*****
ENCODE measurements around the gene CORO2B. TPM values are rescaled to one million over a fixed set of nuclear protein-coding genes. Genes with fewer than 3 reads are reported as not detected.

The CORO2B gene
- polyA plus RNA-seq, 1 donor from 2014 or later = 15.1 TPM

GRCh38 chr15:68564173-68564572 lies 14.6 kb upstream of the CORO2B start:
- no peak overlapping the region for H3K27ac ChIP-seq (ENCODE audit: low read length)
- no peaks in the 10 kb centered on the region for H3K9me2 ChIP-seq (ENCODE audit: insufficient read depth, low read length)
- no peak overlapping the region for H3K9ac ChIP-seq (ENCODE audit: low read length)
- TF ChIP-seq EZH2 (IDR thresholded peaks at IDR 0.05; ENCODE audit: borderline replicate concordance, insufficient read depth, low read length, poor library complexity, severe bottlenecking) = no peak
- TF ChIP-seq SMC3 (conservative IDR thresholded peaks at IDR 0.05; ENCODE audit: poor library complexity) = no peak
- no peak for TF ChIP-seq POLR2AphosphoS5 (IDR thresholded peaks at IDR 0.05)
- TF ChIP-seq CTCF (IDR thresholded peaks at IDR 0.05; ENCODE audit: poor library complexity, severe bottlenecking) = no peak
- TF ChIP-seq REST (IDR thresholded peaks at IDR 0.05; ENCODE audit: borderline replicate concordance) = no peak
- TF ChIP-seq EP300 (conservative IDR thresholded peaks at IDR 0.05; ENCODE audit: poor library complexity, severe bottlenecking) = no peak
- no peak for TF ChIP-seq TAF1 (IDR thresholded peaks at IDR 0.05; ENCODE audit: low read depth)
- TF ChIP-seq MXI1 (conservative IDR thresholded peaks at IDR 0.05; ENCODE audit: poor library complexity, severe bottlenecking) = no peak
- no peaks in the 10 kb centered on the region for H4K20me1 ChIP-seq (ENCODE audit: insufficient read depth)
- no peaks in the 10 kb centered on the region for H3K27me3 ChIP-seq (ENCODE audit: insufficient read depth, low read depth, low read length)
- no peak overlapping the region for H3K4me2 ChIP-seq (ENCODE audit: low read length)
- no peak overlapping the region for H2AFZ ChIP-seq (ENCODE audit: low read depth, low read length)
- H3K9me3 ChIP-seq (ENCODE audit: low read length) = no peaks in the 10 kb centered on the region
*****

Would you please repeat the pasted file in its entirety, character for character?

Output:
ENCODE measurements around the gene CORO2B. TPM values are rescaled to one million over a fixed set of nuclear protein-coding genes. Genes with fewer than 3 reads are reported as not detected.

The CORO2B gene
- polyA plus RNA-seq, 1 donor from 2014 or later = 15.1 TPM

GRCh38 chr15:68564173-68564572 lies 14.6 kb upstream of the CORO2B start:
- no peak overlapping the region for H3K27ac ChIP-seq (ENCODE audit: low read length)
- no peaks in the 10 kb centered on the region for H3K9me2 ChIP-seq (ENCODE audit: insufficient read depth, low read length)
- no peak overlapping the region for H3K9ac ChIP-seq (ENCODE audit: low read length)
- TF ChIP-seq EZH2 (IDR thresholded peaks at IDR 0.05; ENCODE audit: borderline replicate concordance, insufficient read depth, low read length, poor library complexity, severe bottlenecking) = no peak
- TF ChIP-seq SMC3 (conservative IDR thresholded peaks at IDR 0.05; ENCODE audit: poor library complexity) = no peak
- no peak for TF ChIP-seq POLR2AphosphoS5 (IDR thresholded peaks at IDR 0.05)
- TF ChIP-seq CTCF (IDR thresholded peaks at IDR 0.05; ENCODE audit: poor library complexity, severe bottlenecking) = no peak
- TF ChIP-seq REST (IDR thresholded peaks at IDR 0.05; ENCODE audit: borderline replicate concordance) = no peak
- TF ChIP-seq EP300 (conservative IDR thresholded peaks at IDR 0.05; ENCODE audit: poor library complexity, severe bottlenecking) = no peak
- no peak for TF ChIP-seq TAF1 (IDR thresholded peaks at IDR 0.05; ENCODE audit: low read depth)
- TF ChIP-seq MXI1 (conservative IDR thresholded peaks at IDR 0.05; ENCODE audit: poor library complexity, severe bottlenecking) = no peak
- no peaks in the 10 kb centered on the region for H4K20me1 ChIP-seq (ENCODE audit: insufficient read depth)
- no peaks in the 10 kb centered on the region for H3K27me3 ChIP-seq (ENCODE audit: insufficient read depth, low read depth, low read length)
- no peak overlapping the region for H3K4me2 ChIP-seq (ENCODE audit: low read length)
- no peak overlapping the region for H2AFZ ChIP-seq (ENCODE audit: low read depth, low read length)
- H3K9me3 ChIP-seq (ENCODE audit: low read length) = no peaks in the 10 kb centered on the region